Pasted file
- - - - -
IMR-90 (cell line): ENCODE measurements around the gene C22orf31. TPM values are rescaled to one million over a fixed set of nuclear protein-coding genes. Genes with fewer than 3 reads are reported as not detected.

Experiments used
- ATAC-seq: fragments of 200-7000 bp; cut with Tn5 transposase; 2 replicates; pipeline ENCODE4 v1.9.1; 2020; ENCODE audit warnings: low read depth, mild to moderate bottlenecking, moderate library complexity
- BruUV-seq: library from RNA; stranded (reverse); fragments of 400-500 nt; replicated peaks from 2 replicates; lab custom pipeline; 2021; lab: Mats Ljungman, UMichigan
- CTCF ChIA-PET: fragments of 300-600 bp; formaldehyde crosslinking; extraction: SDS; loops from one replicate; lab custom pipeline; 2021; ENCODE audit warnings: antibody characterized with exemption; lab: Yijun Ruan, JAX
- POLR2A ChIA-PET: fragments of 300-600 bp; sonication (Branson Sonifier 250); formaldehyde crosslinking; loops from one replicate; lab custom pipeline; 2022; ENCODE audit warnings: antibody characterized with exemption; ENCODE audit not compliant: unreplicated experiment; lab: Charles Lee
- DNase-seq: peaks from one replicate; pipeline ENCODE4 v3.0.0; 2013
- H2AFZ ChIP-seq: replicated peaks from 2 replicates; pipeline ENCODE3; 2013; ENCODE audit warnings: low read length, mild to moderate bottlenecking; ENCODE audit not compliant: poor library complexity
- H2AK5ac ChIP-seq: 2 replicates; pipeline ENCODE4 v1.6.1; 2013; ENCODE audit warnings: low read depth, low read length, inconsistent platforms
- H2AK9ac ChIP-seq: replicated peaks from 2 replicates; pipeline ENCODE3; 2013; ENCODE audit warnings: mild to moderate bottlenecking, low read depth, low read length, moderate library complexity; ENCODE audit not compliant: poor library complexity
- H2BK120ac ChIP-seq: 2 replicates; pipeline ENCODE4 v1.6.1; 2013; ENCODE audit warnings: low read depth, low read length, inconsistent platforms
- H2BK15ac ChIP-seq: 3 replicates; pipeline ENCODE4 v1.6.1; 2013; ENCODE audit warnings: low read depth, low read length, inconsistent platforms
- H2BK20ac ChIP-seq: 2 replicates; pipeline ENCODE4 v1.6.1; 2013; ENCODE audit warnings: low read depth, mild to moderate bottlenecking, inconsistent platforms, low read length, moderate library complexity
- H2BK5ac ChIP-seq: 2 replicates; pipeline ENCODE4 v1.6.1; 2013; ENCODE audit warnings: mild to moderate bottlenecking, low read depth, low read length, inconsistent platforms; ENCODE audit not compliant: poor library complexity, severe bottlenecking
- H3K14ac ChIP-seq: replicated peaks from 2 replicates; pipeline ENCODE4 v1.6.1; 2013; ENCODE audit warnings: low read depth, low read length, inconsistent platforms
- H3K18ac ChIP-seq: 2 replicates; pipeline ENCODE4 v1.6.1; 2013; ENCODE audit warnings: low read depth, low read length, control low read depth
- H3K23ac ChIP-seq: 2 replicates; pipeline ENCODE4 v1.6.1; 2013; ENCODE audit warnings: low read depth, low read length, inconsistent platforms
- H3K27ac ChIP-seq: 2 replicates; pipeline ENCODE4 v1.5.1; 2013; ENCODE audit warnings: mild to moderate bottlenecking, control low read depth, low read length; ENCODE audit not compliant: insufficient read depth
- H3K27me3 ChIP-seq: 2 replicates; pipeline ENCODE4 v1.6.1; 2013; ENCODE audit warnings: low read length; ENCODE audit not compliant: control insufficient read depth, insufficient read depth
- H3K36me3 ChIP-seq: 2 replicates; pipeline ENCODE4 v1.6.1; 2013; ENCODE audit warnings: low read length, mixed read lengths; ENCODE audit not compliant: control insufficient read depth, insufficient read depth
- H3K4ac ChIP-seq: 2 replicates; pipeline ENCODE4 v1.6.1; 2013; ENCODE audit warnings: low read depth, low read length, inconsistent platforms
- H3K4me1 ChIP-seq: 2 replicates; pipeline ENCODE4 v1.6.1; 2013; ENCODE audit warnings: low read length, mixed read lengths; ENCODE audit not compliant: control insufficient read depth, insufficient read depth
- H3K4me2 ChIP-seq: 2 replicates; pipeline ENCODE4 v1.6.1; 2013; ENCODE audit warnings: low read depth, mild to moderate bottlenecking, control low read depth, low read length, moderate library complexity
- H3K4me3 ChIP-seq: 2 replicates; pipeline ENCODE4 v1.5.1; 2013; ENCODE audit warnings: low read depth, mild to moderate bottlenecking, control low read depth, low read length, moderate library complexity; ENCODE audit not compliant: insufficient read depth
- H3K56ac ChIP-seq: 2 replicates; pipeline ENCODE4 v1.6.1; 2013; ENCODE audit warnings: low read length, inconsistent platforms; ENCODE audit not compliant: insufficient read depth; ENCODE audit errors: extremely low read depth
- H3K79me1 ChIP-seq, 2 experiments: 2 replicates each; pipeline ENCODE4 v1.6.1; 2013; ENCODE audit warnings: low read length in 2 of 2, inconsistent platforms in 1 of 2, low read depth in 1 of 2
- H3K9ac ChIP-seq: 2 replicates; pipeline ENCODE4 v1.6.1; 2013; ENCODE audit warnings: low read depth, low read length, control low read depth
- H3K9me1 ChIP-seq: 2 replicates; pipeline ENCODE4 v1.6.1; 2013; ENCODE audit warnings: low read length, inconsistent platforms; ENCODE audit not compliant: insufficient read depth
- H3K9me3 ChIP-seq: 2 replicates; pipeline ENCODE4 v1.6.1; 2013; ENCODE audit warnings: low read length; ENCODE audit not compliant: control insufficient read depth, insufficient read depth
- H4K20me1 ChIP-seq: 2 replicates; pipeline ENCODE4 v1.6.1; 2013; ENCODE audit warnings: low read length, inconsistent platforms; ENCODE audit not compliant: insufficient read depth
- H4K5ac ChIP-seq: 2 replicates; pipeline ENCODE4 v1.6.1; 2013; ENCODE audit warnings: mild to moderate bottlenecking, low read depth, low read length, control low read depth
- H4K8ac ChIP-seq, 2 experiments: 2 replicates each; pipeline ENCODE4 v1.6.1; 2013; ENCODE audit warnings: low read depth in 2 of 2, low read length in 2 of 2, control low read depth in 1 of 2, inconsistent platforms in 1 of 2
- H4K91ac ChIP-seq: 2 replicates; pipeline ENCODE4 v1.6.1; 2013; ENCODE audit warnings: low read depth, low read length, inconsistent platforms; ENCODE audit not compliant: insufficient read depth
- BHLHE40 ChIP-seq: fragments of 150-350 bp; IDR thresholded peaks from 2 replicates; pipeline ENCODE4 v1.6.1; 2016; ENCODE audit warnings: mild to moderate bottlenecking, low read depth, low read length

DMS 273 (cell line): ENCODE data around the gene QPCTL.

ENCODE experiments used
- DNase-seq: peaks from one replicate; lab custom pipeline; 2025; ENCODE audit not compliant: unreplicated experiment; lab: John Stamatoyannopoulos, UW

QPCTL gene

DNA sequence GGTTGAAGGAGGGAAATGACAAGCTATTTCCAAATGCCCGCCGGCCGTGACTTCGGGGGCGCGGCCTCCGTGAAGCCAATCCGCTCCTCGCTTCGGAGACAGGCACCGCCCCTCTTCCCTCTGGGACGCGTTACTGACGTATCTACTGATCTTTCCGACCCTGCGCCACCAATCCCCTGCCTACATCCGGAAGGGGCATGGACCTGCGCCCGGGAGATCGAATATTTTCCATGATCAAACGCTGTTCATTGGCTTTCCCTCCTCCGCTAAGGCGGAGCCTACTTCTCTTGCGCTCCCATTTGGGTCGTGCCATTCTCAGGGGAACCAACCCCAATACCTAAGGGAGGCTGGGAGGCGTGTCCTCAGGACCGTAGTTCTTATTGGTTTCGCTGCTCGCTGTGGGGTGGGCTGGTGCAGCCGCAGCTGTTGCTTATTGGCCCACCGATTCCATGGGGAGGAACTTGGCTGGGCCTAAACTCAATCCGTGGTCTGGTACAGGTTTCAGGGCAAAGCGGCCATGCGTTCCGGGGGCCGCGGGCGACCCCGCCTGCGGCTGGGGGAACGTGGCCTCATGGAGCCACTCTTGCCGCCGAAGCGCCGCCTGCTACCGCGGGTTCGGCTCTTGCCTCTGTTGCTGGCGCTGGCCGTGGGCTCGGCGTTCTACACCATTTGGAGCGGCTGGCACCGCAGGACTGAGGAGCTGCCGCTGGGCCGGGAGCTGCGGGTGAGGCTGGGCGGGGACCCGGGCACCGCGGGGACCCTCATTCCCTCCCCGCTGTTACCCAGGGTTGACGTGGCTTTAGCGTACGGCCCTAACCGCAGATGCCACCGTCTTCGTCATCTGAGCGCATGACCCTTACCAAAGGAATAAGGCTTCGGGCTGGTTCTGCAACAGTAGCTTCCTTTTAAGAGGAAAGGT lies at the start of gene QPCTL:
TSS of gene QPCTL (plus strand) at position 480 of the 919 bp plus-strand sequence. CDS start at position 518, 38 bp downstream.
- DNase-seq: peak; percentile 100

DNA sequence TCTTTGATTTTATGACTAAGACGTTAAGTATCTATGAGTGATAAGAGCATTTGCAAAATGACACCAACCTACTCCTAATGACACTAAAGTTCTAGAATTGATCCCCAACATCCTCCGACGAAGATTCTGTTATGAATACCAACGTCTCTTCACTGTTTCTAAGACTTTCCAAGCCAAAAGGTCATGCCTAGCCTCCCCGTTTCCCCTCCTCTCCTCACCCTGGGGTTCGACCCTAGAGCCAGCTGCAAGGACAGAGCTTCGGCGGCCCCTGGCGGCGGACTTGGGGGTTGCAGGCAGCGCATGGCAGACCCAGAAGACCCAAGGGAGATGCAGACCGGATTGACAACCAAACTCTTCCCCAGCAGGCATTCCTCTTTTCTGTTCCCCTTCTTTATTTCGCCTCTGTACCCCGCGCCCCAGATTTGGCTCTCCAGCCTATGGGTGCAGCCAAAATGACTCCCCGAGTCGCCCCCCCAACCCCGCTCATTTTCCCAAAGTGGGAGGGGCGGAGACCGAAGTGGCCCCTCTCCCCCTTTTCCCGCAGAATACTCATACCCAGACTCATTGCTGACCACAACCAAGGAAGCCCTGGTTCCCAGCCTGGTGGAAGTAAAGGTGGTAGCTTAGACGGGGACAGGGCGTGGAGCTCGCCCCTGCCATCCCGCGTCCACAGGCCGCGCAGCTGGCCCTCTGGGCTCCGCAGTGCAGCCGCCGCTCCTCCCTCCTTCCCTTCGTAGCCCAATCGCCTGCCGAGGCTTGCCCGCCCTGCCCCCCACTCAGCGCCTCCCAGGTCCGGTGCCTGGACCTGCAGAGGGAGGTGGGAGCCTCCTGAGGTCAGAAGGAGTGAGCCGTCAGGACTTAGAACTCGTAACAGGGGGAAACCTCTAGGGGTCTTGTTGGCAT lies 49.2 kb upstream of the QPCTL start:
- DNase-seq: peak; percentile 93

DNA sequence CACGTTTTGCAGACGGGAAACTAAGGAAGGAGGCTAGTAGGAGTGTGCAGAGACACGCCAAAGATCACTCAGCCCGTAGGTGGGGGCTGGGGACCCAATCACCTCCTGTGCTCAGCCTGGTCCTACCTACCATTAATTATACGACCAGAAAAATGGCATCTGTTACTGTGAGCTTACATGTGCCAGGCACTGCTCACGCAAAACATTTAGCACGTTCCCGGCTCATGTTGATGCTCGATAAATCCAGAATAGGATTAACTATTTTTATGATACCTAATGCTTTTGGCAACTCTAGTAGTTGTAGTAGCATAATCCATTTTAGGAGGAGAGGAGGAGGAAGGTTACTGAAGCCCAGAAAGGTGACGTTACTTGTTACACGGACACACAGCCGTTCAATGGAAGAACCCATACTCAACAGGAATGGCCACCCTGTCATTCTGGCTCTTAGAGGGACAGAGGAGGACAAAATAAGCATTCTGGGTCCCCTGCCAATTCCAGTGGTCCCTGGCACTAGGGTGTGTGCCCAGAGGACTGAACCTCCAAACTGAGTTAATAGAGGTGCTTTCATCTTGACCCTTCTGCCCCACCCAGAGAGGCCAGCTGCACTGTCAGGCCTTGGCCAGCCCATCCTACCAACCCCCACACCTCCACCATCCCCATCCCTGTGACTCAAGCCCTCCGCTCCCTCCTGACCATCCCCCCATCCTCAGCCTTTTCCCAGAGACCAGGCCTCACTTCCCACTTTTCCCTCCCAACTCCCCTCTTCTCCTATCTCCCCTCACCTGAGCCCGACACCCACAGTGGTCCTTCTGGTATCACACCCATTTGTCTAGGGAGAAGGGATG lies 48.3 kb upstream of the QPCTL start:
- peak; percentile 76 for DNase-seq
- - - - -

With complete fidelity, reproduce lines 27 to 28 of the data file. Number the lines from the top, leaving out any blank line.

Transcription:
- H3K9ac ChIP-seq: 2 replicates; pipeline ENCODE4 v1.6.1; 2013; ENCODE audit warnings: low read depth, low read length, control low read depth
- H3K9me1 ChIP-seq: 2 replicates; pipeline ENCODE4 v1.6.1; 2013; ENCODE audit warnings: low read length, inconsistent platforms; ENCODE audit not compliant: insufficient read depth